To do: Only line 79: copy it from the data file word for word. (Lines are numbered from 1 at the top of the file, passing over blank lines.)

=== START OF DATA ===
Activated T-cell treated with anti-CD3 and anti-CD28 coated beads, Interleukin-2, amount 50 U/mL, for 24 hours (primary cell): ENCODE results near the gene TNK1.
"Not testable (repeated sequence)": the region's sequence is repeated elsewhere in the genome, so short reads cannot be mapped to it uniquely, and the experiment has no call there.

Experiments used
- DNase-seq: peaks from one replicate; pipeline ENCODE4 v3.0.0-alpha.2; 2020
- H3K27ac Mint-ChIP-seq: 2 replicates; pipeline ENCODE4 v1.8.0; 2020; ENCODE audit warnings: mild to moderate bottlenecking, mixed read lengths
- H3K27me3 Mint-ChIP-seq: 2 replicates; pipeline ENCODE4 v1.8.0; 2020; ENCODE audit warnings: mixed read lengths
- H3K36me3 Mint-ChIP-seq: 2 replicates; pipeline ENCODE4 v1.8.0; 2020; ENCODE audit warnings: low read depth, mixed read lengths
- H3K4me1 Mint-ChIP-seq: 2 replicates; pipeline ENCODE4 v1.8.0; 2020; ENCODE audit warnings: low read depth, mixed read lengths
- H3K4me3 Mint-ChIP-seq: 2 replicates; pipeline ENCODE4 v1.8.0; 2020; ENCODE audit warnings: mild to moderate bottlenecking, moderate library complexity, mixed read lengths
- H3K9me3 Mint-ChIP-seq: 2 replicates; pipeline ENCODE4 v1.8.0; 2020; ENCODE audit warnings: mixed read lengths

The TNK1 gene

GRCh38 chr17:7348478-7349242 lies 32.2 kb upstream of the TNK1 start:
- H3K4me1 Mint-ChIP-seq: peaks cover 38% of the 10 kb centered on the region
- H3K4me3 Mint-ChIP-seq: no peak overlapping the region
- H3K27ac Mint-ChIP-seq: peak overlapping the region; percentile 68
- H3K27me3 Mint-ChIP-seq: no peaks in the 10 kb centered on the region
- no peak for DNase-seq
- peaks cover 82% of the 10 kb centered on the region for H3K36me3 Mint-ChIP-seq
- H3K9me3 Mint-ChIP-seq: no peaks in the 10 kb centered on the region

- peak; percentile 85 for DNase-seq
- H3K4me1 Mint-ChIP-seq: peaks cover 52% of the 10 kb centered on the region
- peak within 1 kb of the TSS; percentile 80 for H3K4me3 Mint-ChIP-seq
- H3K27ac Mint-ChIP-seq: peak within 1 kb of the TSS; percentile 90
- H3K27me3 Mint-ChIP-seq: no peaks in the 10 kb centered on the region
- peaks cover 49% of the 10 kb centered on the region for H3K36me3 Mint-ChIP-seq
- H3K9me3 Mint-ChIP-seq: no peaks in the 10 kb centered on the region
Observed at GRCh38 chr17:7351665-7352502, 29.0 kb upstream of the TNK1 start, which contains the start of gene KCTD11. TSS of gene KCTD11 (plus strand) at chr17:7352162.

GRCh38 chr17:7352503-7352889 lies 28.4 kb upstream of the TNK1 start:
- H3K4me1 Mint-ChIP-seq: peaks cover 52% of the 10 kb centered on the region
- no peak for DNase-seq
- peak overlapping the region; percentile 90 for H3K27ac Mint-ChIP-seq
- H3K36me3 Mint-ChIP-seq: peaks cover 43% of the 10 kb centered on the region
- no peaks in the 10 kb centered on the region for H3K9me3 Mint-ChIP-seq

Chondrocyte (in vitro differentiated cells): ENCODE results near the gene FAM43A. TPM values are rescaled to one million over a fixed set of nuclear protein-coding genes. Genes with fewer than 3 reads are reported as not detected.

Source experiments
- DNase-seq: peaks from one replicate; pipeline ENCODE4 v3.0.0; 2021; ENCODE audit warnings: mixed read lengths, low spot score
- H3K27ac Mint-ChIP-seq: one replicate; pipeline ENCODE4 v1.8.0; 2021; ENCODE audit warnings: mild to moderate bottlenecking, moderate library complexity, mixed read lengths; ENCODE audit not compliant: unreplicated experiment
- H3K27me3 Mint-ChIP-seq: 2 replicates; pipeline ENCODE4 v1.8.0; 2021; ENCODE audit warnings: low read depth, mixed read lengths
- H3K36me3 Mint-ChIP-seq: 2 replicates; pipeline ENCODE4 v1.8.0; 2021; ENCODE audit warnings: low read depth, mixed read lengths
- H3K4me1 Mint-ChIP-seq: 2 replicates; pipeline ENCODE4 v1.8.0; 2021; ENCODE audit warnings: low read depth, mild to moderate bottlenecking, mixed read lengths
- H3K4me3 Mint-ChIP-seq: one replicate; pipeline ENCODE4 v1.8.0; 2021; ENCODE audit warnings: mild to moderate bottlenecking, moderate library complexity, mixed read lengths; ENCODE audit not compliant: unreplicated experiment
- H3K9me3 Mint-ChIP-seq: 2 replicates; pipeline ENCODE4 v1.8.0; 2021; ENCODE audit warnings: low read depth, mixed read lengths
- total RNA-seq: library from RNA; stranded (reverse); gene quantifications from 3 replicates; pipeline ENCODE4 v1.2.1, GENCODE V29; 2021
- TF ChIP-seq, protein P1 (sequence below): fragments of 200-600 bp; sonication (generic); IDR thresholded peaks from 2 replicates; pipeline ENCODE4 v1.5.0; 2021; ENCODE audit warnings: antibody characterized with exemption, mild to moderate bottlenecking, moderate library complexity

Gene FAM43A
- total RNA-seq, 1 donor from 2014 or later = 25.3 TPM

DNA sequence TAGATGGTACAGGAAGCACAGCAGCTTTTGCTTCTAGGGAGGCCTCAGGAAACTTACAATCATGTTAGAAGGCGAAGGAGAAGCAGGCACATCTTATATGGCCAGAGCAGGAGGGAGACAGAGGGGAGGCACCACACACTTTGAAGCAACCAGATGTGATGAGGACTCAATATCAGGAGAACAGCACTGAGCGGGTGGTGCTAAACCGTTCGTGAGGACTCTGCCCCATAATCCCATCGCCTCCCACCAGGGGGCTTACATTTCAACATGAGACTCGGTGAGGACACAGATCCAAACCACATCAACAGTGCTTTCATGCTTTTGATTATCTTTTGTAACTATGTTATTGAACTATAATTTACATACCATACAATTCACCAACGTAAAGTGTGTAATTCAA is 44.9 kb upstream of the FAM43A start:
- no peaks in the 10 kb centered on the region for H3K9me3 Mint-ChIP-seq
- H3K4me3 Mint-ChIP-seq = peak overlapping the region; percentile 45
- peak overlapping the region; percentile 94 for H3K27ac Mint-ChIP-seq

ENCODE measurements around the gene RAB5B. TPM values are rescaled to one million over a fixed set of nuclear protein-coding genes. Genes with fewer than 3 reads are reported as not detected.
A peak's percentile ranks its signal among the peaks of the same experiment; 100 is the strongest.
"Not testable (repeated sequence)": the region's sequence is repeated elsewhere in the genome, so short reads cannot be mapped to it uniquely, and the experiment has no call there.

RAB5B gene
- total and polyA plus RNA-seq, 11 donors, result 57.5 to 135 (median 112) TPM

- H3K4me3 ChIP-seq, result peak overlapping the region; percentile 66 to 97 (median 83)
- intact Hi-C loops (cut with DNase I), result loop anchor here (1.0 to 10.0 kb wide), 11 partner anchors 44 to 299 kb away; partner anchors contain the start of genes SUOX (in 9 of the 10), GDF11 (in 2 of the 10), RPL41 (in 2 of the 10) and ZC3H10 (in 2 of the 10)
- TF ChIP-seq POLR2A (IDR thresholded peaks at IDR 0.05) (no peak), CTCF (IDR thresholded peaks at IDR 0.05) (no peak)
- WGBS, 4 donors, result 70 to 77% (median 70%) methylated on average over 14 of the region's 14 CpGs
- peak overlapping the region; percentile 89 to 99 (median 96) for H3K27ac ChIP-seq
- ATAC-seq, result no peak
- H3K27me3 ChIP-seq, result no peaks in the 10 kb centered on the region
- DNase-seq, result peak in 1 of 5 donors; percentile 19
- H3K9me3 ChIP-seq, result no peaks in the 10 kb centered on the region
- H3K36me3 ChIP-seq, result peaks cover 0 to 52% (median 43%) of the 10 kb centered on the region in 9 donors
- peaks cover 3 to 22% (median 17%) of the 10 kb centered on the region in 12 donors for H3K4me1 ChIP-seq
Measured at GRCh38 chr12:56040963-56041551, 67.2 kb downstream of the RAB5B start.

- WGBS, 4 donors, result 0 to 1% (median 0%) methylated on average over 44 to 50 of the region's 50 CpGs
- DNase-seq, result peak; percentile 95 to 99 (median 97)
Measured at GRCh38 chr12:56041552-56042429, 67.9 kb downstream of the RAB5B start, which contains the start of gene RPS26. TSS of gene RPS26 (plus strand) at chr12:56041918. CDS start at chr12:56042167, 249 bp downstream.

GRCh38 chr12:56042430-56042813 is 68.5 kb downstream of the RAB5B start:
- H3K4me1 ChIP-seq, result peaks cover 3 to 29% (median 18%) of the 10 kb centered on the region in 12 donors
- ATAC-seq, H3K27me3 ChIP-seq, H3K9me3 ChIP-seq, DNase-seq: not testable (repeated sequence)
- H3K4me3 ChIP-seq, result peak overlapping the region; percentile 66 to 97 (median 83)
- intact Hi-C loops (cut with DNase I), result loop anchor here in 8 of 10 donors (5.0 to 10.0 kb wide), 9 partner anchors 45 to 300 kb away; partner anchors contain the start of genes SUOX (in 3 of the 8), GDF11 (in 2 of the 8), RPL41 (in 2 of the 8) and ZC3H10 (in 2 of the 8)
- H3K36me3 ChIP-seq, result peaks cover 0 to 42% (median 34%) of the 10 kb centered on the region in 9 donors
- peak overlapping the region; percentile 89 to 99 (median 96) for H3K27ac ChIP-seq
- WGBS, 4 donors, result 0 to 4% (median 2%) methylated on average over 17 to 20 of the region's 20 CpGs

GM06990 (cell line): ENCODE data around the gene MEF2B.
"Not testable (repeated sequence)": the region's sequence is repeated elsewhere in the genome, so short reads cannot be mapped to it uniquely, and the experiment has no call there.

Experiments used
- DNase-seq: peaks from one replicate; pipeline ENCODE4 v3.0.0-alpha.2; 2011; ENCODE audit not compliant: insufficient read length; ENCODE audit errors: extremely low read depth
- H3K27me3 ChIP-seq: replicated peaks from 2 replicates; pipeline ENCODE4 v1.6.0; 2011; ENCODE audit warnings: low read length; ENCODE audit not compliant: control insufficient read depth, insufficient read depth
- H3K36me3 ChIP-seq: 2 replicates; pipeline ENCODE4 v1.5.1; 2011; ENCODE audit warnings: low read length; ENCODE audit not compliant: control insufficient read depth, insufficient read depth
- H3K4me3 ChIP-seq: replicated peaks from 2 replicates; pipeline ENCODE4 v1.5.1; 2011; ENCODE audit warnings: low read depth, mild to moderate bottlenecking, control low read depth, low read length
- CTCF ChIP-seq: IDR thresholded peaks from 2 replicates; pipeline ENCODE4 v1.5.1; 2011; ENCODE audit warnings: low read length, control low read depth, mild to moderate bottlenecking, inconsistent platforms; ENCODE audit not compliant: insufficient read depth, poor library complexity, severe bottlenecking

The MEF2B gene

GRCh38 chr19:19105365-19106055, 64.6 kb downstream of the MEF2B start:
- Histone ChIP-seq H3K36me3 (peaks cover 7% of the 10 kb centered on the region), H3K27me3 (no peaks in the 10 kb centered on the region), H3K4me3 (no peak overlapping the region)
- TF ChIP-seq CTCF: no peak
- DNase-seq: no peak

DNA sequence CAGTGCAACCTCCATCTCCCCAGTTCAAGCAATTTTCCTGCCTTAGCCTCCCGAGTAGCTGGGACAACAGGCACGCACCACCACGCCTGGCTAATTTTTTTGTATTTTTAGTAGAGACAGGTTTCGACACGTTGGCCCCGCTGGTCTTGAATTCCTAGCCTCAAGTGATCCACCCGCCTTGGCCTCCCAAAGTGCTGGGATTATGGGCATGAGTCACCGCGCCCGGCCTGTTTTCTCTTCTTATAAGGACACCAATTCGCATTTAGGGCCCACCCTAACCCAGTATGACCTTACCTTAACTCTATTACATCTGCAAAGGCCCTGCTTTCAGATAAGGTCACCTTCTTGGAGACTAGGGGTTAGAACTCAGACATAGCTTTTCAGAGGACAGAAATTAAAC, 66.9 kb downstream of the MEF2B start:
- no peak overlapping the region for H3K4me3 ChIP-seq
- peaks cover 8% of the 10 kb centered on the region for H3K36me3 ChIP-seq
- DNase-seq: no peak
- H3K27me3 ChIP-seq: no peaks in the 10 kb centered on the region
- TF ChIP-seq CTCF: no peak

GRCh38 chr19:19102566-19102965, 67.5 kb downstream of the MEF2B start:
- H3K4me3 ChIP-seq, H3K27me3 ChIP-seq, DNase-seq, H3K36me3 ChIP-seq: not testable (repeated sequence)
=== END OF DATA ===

GM06990 (cell line): ENCODE data around the gene MEF2B.